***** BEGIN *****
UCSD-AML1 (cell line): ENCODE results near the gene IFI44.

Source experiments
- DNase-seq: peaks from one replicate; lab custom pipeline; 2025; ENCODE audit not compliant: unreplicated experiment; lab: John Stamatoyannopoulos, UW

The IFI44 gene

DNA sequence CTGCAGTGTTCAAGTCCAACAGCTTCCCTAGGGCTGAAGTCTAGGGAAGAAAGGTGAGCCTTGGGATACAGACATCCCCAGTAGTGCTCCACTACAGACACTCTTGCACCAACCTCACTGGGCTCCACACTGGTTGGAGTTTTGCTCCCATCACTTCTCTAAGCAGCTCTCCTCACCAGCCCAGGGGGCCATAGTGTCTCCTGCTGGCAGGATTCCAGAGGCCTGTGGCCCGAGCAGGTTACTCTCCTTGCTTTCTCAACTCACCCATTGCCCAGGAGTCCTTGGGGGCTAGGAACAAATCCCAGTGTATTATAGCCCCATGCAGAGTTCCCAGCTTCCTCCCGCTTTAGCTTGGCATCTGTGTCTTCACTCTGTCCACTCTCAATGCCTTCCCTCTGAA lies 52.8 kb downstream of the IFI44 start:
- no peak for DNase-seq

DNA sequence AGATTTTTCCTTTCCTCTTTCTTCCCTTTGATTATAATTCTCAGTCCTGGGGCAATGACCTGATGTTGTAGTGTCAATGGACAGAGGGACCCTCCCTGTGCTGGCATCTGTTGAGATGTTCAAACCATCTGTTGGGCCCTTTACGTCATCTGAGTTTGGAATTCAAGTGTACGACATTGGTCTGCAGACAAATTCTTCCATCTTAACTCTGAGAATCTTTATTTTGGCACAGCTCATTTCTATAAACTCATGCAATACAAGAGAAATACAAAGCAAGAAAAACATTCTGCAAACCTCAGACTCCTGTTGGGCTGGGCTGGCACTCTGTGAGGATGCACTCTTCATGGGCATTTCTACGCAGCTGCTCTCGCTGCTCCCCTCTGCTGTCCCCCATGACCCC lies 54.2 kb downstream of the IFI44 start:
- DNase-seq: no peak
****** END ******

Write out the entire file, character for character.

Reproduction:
UCSD-AML1 (cell line): ENCODE results near the gene IFI44.

Source experiments
- DNase-seq: peaks from one replicate; lab custom pipeline; 2025; ENCODE audit not compliant: unreplicated experiment; lab: John Stamatoyannopoulos, UW

The IFI44 gene

DNA sequence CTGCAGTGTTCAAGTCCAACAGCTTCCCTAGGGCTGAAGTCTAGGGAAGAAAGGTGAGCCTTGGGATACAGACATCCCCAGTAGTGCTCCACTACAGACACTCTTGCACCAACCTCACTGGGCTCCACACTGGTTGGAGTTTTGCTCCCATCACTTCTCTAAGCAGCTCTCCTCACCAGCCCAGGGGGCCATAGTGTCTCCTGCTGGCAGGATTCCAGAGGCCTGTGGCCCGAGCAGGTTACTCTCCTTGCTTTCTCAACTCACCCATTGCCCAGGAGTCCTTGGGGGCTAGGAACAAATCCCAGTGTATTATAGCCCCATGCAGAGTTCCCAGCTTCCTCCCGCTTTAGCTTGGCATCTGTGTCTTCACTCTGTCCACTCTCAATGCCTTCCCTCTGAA lies 52.8 kb downstream of the IFI44 start:
- no peak for DNase-seq

DNA sequence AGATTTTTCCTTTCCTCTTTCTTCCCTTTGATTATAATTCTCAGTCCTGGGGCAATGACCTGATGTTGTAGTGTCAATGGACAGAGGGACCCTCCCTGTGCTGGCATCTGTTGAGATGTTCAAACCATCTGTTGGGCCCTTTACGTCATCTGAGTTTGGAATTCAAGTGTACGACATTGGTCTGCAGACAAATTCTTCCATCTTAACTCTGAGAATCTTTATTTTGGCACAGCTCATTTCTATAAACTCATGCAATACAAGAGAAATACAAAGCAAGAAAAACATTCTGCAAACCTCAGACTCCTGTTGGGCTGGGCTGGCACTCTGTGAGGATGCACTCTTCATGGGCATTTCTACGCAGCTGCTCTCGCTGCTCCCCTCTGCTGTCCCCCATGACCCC lies 54.2 kb downstream of the IFI44 start:
- DNase-seq: no peak